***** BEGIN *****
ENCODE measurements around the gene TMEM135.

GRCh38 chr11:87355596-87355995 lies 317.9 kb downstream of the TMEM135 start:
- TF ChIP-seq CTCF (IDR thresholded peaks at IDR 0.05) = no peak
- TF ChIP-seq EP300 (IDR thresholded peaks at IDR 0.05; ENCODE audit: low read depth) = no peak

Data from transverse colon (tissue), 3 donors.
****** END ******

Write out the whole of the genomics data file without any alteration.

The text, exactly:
ENCODE measurements around the gene TMEM135.

GRCh38 chr11:87355596-87355995 lies 317.9 kb downstream of the TMEM135 start:
- TF ChIP-seq CTCF (IDR thresholded peaks at IDR 0.05) = no peak
- TF ChIP-seq EP300 (IDR thresholded peaks at IDR 0.05; ENCODE audit: low read depth) = no peak

Data from transverse colon (tissue), 3 donors.